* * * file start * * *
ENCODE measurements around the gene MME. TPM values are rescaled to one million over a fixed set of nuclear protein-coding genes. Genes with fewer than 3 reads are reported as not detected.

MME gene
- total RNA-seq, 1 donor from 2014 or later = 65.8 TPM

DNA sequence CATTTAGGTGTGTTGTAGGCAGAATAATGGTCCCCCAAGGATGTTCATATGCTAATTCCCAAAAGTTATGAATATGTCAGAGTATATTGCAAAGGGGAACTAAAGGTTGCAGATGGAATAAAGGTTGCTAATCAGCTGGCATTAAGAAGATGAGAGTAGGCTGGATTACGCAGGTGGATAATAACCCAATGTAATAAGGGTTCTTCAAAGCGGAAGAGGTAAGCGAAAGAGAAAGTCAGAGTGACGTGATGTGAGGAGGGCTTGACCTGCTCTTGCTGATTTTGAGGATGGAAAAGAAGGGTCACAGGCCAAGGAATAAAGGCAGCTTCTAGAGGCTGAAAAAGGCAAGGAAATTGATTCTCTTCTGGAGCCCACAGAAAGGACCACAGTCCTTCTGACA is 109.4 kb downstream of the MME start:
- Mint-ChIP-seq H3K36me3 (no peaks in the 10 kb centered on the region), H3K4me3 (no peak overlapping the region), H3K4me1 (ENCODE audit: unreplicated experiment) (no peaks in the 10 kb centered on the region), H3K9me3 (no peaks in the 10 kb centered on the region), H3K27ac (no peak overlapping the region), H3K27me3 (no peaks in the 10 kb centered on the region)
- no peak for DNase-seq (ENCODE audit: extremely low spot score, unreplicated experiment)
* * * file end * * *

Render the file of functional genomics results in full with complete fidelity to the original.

ENCODE measurements around the gene MME. TPM values are rescaled to one million over a fixed set of nuclear protein-coding genes. Genes with fewer than 3 reads are reported as not detected.

MME gene
- total RNA-seq, 1 donor from 2014 or later = 65.8 TPM

DNA sequence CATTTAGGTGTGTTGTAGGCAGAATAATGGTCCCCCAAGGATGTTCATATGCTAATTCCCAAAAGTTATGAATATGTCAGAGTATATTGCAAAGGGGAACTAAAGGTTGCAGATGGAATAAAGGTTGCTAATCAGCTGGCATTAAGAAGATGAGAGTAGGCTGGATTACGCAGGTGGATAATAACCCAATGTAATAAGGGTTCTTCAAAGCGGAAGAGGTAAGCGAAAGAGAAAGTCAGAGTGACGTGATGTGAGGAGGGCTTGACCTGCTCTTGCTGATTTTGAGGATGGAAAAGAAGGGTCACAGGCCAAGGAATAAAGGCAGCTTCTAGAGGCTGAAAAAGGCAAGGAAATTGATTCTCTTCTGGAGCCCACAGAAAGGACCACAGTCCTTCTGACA is 109.4 kb downstream of the MME start:
- Mint-ChIP-seq H3K36me3 (no peaks in the 10 kb centered on the region), H3K4me3 (no peak overlapping the region), H3K4me1 (ENCODE audit: unreplicated experiment) (no peaks in the 10 kb centered on the region), H3K9me3 (no peaks in the 10 kb centered on the region), H3K27ac (no peak overlapping the region), H3K27me3 (no peaks in the 10 kb centered on the region)
- no peak for DNase-seq (ENCODE audit: extremely low spot score, unreplicated experiment)